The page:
A report has shown that the high-speed rail station will mean demolition of a number of buildings in Leeds City Centre.
By Holly Webb
The future of several Leeds organisations are in question after a government report reveals that a number of buildings in the LS10 area are due to be demolished once construction of the second High-Speed rail line (HS2) commences.
The government admits that the planned demolitions could “result in a major adverse effect which would be significant”.
Who is affected?
Although the immense construction will affect much of South Leeds, there are a number of businesses and organisations that will suffer most, following the announcement of the demolition plans.
The map below shows the location of the demolitions mentioned in the report.
Among those affected are Leeds Life Church Hub and AP Lawyers. Both organisations reside in the historic Hurley House, that is due to be demolished.
Additionally, the report states that Hilton Leeds City Hotel, Leeds School of Motorcycling and a gypsy and traveler site on Kidacre Street are also set to be demolished.
Understandably, the reveal of this report has prompted concern across the entire HS2 line, not only in Leeds.
— Stop HS2 (@stophs2) October 12, 2018
Despite the bold demolition plans, not everyone is so opposing to the idea.
One business owner who asked not to be named, will have to relocate his offices once construction and demolition has begun. He spoke to Leeds Hacks about the future of the area.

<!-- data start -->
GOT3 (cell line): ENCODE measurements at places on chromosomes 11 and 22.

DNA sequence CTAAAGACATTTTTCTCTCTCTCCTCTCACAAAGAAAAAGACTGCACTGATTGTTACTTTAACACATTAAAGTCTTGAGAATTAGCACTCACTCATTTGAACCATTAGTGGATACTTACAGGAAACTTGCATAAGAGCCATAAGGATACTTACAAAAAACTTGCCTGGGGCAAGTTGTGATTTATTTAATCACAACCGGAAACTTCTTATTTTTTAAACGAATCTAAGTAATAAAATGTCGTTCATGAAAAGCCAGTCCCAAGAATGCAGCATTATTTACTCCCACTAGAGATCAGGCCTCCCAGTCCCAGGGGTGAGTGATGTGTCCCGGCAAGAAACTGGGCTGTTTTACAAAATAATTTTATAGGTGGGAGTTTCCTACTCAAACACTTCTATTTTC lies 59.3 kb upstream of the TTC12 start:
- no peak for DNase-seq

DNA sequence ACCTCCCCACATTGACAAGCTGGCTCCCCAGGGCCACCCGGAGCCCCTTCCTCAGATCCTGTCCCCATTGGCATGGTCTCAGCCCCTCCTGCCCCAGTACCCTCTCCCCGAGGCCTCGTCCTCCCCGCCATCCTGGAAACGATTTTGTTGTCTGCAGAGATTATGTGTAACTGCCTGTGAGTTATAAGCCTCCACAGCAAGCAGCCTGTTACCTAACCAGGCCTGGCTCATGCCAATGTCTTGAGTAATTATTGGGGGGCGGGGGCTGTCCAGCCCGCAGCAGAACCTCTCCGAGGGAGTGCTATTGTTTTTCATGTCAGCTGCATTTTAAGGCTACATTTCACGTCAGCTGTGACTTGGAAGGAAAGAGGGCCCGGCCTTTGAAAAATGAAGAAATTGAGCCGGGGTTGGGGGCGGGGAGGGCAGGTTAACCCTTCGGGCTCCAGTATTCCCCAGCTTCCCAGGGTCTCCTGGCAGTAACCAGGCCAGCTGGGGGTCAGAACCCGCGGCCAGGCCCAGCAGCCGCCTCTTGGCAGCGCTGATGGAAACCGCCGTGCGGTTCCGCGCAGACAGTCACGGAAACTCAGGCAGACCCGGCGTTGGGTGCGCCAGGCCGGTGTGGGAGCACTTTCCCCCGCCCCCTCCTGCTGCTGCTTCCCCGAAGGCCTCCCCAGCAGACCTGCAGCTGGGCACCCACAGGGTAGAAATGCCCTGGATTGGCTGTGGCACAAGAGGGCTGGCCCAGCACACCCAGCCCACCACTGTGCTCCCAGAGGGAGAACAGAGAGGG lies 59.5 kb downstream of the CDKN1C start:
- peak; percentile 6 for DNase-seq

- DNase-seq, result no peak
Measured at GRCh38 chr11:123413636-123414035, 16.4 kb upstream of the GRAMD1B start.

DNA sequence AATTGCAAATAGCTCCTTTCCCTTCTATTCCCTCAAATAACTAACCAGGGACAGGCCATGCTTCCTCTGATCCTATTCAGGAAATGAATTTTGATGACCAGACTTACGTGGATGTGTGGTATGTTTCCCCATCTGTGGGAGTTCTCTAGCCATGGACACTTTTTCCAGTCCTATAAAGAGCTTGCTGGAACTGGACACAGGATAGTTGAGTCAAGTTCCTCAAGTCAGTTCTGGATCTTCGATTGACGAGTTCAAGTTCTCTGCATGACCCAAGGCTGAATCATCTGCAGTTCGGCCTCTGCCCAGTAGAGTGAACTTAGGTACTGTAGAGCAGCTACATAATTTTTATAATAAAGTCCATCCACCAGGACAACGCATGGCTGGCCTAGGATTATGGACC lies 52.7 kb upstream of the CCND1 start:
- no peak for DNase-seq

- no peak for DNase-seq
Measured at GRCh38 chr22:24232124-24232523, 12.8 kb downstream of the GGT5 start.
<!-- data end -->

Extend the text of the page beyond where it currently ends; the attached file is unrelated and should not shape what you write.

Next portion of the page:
“It’ll affect everyone really, the whole community” he said. “Yes. it will definitely be a massive upheaval, but you have to trust in the council, trust that they will help us all out”.
“You also have to trust in the council in what they are spending our money on. Yes, I may be inconvenienced by this plan, but I will hopefully benefit from it too. There will be thousands of new jobs available, and hopefully a better rail than the one we currently have.”
Although there is plenty of opposition to the new line, many also agree with this positive statement. Lead Councillor Judith Blake has said that no only will HS2 bring up to 23,000 construction jobs alone to the Leeds region, but it is also “fundamental for Leeds regeneration and connectivity”.
How to get involved
This report launches two new public consultations, giving the community a chance to formally respond to the designs and proposals for the Phase 2b route.
To submit any concerns to the public consultation, members of the public can visit one of the information points.
When does it start?
Work on the HS2 is due to begin 2026, with the public consultation lasting until 21 December this year. This route will serve Leeds, Manchester and the West Midlands.